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Air quality assessment – what every developer and design team should know and do


Submitting a planning proposal in an area where there are people and property within 350 metres of the site boundary? You need to undertake an air quality assessment and consider mitigation actions as early as possible.


There is an air quality crisis in the UK – and the property and construction sector has an important role to play in tackling air pollution. According to the Royal College of Physicians 40,000 deaths a year in the UK are attributable to outdoor air pollution, with the young, old and those with pre-existing lung or heart conditions, particularly at risk. The latest updated London Atmospheric Emissions Inventory showed that every person in London is breathing air that exceeds World Health Organisation (WHO) limits for a damaging type of particle known as PM2.5, and nearly 95% of Londoners live in areas that exceed the limit by 50% or more.

Air quality standards are concentrations recorded over a given time period, which are considered to be acceptable in terms of the effects of each pollutant on health and on the environment. These pollutants, measured in µg/m3, include particulate matter PM10 and PM2.5, nitrogen dioxide (NO2), ozone, sulphur dioxide, polycyclic aromatic hydrocarbons, benzene, carbon monoxide and lead.

The UK has National Air Quality Objectives (NAQOs) and an EU limit with which to comply – but these are being frequently exceeded. London is breaking legal and World Health Organisation limits for nitrogen dioxide (NO2) and particulate matter (PM), and is not expected to reach compliance with the legal limits on NO2 until at least 2025.

EU Directive 2008/50/EC1 on ambient air quality and cleaner air for Europe (the CAFÉ directive) sets out the ambient air quality standards for NO2 and PM10, to be achieved by 1st January 2010 and 2005 respectively. The Air Quality Standards Regulations 2010 implements the requirements of the Directive into UK legislation. The UK Government applied for a time extension for compliance with the NO2 limit values until 2015 for a number of areas throughout England and Defra on behalf of the UK Government produced new Draft Plans for consultation to improve air quality in the UK in order to meet the EU targets in the shortest possible time. The plan for the Greater London Area sets out a range of measures to reduce NO2 concentrations and indicates that with these measures air quality in London will be compliant by 2025.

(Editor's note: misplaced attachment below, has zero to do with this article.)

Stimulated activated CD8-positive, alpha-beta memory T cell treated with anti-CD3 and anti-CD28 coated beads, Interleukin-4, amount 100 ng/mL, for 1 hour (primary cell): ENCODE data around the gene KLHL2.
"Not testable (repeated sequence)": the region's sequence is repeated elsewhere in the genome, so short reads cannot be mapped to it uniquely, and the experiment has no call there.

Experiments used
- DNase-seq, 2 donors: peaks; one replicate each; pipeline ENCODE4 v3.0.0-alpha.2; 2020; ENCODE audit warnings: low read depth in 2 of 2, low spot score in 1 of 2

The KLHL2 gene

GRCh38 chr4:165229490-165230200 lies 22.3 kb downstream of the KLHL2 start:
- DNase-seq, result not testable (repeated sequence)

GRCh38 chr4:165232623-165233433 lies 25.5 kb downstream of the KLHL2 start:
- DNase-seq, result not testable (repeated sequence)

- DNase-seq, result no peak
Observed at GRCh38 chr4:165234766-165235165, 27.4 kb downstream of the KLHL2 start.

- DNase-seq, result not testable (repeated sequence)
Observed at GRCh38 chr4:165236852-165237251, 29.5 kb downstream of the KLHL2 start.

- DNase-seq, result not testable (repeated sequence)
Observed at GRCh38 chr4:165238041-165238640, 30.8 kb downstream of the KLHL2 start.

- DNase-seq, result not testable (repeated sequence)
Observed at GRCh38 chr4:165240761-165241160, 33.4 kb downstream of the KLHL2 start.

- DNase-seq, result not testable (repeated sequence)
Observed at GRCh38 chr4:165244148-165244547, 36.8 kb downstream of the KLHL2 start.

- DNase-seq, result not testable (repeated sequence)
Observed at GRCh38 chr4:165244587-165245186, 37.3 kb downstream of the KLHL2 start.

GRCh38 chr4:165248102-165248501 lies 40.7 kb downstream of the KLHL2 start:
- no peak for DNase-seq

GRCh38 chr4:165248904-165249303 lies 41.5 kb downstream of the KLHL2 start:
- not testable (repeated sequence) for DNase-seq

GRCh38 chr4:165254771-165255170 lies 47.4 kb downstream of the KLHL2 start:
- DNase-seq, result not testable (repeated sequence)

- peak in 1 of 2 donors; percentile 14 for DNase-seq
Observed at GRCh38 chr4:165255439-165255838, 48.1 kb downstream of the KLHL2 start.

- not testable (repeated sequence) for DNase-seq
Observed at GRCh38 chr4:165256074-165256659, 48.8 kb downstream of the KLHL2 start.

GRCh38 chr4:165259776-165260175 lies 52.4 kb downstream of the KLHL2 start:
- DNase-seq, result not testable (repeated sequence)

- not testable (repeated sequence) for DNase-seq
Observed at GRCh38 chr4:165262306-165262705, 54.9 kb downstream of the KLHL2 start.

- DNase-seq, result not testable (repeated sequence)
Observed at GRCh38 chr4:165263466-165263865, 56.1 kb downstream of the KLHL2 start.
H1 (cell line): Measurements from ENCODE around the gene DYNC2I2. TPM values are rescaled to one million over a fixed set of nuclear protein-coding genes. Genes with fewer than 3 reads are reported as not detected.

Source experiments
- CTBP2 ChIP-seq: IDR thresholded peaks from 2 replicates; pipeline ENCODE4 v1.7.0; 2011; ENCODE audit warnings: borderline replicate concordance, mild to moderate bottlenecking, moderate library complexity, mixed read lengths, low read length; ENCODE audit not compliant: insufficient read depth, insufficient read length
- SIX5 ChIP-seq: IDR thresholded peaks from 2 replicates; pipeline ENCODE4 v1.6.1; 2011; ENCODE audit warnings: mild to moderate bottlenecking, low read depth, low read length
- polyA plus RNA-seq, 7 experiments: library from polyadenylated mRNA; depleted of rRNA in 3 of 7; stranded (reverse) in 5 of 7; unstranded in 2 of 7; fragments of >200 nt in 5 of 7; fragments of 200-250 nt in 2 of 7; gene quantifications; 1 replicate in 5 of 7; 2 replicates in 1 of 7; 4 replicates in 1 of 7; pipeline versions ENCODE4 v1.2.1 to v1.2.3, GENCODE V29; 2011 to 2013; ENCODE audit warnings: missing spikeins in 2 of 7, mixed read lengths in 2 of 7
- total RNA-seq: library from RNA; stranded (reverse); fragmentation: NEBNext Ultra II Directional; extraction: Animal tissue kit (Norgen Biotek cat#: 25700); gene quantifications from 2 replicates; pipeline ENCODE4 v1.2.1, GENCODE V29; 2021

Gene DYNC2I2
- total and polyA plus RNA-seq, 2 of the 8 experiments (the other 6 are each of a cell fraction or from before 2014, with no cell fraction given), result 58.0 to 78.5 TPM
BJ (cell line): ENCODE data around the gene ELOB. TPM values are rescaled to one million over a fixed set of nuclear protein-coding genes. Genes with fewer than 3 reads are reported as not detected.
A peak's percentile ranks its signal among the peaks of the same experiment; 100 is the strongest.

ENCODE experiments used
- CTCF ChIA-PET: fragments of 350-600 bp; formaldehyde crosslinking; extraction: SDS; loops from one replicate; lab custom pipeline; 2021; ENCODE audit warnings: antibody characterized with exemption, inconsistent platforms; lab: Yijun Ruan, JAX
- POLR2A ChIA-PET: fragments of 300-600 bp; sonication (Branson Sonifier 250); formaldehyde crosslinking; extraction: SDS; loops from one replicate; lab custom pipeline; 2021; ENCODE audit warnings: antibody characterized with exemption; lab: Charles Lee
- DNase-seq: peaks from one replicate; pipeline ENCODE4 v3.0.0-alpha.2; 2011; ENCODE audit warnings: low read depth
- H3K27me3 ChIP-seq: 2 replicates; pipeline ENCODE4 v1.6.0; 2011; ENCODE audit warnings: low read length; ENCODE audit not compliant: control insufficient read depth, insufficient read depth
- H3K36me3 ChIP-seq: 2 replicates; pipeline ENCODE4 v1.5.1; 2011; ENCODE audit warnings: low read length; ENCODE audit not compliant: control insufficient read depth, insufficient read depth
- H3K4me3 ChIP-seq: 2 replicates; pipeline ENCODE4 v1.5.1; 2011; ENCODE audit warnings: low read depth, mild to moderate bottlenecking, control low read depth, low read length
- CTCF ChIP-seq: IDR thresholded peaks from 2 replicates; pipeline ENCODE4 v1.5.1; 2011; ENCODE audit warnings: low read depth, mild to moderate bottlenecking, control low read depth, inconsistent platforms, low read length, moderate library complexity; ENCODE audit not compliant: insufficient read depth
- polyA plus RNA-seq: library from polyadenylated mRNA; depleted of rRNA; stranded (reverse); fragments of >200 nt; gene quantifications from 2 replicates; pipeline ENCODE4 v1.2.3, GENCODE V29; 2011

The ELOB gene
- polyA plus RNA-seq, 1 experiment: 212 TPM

A main factor causing this air pollution is diesel combustion – from cars and also diesel generators and diesel-powered machines, such as diggers used on construction sites, combined with dust thrown into the air by spoil lorries. Diesel vehicles emit about 40% of the capital’s total NOX emissions and a similar proportion for PM10. In 2015, it was estimated that up to 12% of NO2 and 15% of PM pollution in London comes from construction and demolition activity. It is only likely to get worse; given the number of major developments already underway and others to follow shortly.

In terms of air quality, the National Planning Policy Framework (NPPF) states that planning decisions on individual applications in England must prevent development from contributing to, or being put at unacceptable risk from, unacceptable levels of air pollution. Where a local authority’s review and assessment of its air quality identifies that air quality is likely to exceed the NAQOs, it designates these areas as Air Quality Management Areas (AQMAs) and draws up an Air Quality Action Plan (AQAP).

Planning policies promote compliance with or contribute towards achievement of EU limit values and NAQOs, taking into account the presence of Air Quality Management Areas (AQMAs) and the cumulative impacts on air quality from individual sites in local areas. Planning decisions will reflect whether the project complies with the Local Air Quality Action Plan.

For example, the London Plan (Ref. 13), ‘Improving air quality’ states that development proposals should:

  • minimise increased exposure to existing poor air quality and make provision to address local problems of air quality (particularly within Air Quality Management Areas (AQMAs),
  • be at least ‘air quality neutral’ andnot lead to further deterioriation of existing poor air quality (such as areas designated as AQMAs,
  • ensure that where provision needs to be made to reduce emissions from a development, this is usually made on-site,
  • where the development requires a detailed air quality assessment and biomass boilers are included, the assessment should forecast pollutant concentrations.

An Air Quality assessment typically establishes the baseline air quality, including sensitive receptors (locations that may be affected by dust emissions during demolition and construction or emissions from plant work during operation). Detailed calculations are undertaken to establish the likely emissions, with consideration of weather conditions and topography, to determine the resulting concentration of pollutants at the proposed development. Dust impacts during the construction phase and air quality impacts expected during the operation of the new development are assessed; and a mitigation strategy to limit residents’ and local community exposure to elevated concentrations of air pollutants is provided; along with a consideration of whether the proposals would meet the Air Quality Neutral benchmark emissions.